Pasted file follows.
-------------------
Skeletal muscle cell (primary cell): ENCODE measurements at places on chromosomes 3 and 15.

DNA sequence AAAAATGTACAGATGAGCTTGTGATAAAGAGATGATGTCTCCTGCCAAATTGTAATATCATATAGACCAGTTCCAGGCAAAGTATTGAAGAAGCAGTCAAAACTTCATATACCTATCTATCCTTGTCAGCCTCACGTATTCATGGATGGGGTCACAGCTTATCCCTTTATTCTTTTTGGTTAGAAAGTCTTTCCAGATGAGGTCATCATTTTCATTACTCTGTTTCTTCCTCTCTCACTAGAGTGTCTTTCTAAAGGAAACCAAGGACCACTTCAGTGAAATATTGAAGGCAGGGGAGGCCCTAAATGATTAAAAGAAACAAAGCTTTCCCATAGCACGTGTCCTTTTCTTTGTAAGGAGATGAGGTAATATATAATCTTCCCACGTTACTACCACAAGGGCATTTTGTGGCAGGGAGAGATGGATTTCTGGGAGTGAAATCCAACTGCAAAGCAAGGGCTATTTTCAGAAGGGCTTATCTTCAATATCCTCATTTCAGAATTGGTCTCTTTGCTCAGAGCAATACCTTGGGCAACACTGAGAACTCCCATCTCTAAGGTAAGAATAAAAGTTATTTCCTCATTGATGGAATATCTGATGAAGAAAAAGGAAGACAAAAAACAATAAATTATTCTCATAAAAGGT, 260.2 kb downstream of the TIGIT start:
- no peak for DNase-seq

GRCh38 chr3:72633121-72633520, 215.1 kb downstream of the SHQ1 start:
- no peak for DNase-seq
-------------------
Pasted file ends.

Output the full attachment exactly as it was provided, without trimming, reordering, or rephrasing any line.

Skeletal muscle cell (primary cell): ENCODE measurements at places on chromosomes 3 and 15.

DNA sequence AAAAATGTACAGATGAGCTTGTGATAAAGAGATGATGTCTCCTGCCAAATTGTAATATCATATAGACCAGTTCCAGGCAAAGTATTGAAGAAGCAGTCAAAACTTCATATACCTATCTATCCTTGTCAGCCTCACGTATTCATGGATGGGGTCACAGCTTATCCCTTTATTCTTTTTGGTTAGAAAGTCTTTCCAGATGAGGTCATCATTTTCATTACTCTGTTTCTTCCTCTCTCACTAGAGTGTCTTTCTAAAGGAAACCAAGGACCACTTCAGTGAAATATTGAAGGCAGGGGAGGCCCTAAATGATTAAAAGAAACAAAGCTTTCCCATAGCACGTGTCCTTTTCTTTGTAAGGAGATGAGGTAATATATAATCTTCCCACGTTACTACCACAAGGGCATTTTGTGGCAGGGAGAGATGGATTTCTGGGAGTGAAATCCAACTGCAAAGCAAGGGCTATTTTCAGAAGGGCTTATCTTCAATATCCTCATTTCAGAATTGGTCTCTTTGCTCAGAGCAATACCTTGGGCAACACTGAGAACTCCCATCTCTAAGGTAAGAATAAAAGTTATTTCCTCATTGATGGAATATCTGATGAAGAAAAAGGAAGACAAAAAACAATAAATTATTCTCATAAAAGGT, 260.2 kb downstream of the TIGIT start:
- no peak for DNase-seq

GRCh38 chr3:72633121-72633520, 215.1 kb downstream of the SHQ1 start:
- no peak for DNase-seq